Just as she wondered if the fuss was over, a small, rhythmic movement began inside her belly.

Now, she knew these were hiccups.

It seemed absurd, yet somehow funny, that an unborn baby could have hiccups. It was almost as if the baby was sending Morse code from inside her. As Grace tried to interpret these ‘coded messages’ and found it nonsensical, she burst out laughing.

She covered herself with a blanket and shifted her position, which seemed to calm the hiccups. As the movements settled, Grace gently stroked her belly, murmuring to her baby in a soothing tone.

“I’m going to live my life. You should live yours too.”

Don’t carry the burden of your parents, and live freely. Even though your parents are far from perfect…

“Still, live.”

 

º º º

 

The idea that tips from young women were accurate wasn’t just superstition. When looking at the records of tips that had led to actual captures, all the informants indeed turned out to be young women.

Naturally, their names varied, and with different people taking the calls, it was impossible to verify if it was the same voice. Nevertheless, Leon was convinced that all these ‘honorary members’ of the Special Task Force were the same woman—Grace Riddle.

The details in the tips were impressively thorough. Moreover, all the receivers noted that while the informant often claimed to be an acquaintance of the rebels or a cafe waitress, she never showed any concern about her anonymity when providing information.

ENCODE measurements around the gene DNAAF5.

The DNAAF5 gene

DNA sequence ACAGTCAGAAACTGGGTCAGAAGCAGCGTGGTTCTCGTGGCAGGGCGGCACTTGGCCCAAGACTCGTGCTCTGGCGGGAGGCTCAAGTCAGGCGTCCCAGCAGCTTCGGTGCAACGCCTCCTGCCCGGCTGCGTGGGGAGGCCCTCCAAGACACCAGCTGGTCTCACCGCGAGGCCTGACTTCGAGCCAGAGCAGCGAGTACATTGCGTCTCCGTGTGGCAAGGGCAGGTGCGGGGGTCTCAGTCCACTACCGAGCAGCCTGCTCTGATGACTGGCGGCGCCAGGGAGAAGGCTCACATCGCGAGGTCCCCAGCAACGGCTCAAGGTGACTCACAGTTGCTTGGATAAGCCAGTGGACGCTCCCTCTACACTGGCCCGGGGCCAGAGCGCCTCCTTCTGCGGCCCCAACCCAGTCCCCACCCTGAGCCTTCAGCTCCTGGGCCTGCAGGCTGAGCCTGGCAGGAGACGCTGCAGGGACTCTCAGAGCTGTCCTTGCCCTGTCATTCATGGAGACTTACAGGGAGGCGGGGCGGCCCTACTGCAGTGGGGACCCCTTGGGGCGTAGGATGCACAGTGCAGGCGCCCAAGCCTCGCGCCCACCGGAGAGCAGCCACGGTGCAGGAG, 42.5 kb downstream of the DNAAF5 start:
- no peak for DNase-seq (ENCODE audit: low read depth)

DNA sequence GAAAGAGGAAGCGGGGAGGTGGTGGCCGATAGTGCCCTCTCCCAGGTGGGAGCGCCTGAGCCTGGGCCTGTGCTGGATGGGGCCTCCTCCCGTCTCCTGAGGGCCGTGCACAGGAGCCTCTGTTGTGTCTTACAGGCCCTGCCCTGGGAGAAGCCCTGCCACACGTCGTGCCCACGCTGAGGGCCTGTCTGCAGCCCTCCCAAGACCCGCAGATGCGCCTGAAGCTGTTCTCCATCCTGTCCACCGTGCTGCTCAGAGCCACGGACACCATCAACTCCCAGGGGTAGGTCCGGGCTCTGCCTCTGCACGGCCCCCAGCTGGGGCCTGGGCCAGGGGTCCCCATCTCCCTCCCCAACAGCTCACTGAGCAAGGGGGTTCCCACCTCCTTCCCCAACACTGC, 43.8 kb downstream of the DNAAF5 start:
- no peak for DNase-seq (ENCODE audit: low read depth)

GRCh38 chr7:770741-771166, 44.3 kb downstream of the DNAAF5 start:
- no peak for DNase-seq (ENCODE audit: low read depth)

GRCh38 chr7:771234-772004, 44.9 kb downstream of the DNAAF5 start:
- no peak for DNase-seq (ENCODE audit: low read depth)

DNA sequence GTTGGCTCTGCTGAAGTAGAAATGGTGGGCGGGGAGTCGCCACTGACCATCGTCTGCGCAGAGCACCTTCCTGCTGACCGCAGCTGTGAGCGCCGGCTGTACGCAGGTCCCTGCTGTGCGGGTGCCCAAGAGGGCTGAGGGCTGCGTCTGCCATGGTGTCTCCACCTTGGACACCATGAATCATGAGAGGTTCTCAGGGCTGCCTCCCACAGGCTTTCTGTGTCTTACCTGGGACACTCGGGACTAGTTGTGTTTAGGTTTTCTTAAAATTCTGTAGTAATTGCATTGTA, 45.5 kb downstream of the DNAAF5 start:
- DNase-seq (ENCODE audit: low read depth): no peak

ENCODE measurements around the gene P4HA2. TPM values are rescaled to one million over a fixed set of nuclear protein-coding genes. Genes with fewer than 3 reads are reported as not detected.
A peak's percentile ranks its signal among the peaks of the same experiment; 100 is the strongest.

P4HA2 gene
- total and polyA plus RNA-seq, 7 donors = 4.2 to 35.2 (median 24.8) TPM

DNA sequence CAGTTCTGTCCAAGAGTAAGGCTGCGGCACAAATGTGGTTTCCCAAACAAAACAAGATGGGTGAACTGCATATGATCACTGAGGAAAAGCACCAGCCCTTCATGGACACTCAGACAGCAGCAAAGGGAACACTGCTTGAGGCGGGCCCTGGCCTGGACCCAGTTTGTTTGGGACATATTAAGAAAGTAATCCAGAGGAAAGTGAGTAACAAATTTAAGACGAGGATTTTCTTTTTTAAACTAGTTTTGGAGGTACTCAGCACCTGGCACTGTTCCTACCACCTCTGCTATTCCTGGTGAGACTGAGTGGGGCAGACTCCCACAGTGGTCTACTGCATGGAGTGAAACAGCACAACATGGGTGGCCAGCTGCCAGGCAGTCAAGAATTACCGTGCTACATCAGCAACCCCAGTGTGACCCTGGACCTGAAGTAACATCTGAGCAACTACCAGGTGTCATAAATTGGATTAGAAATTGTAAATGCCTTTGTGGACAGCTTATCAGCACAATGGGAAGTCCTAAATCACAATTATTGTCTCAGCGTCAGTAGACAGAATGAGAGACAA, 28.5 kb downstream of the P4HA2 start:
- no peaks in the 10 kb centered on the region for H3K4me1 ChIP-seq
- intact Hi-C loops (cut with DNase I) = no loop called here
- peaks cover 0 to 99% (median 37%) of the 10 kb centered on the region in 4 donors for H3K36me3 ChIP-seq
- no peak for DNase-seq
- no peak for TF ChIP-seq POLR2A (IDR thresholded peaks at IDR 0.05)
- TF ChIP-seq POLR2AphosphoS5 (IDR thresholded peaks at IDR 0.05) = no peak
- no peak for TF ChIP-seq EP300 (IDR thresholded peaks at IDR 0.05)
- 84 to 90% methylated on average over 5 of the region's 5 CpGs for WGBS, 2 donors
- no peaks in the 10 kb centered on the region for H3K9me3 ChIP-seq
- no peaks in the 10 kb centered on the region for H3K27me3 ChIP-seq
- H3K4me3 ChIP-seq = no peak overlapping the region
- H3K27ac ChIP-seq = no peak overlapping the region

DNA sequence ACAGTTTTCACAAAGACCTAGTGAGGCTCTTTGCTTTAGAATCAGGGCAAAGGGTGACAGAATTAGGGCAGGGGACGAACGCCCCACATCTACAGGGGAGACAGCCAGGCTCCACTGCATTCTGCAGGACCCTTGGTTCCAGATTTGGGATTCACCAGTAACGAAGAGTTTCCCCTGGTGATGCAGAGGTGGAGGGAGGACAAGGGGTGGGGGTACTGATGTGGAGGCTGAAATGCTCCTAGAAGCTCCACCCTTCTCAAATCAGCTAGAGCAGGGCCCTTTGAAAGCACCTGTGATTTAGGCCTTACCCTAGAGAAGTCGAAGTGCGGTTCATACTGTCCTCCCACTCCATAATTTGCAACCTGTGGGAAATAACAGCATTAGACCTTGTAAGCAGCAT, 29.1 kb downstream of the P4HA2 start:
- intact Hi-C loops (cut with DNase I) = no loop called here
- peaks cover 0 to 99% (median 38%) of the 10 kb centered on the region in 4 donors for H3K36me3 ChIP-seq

That woman.

So far, there was no discernible pattern in the locations of the hideouts she reported. It seemed that the woman was simply moving as she discovered them.

Leon wondered if any of the rebels caught based on her tips had actually met her.

After sending Campbell to interview prisoners across various detention centers, he heard a fascinating rumor.

If you see a pregnant woman in sunglasses, the military will storm in a few days.

This rumor circulated among the prisoners, casting the woman as a harbinger of bad luck, akin to the ‘woman in white,’ a symbol of misfortune.

A symbol of misfortune? She was the informant.

It seemed she personally followed up on hideouts, confirming their locations with her own eyes before making her calls.

A dangerously meticulous method.

“Ha…”

That reckless woman.

Grace Riddle could well have a bounty on her head among the rebels, yet she was out there risking everything. For her safety and that of her child, he had to catch her soon.

Last Wednesday, after receiving the tip, he prioritized tracking down the informant over raiding the hideout.

He traced the call to a bank in downtown Dunwich, but the bank staff didn’t remember her. Still, she couldn’t have been sleeping on the streets, so he thoroughly checked the hotels in the city and indeed made some significant findings.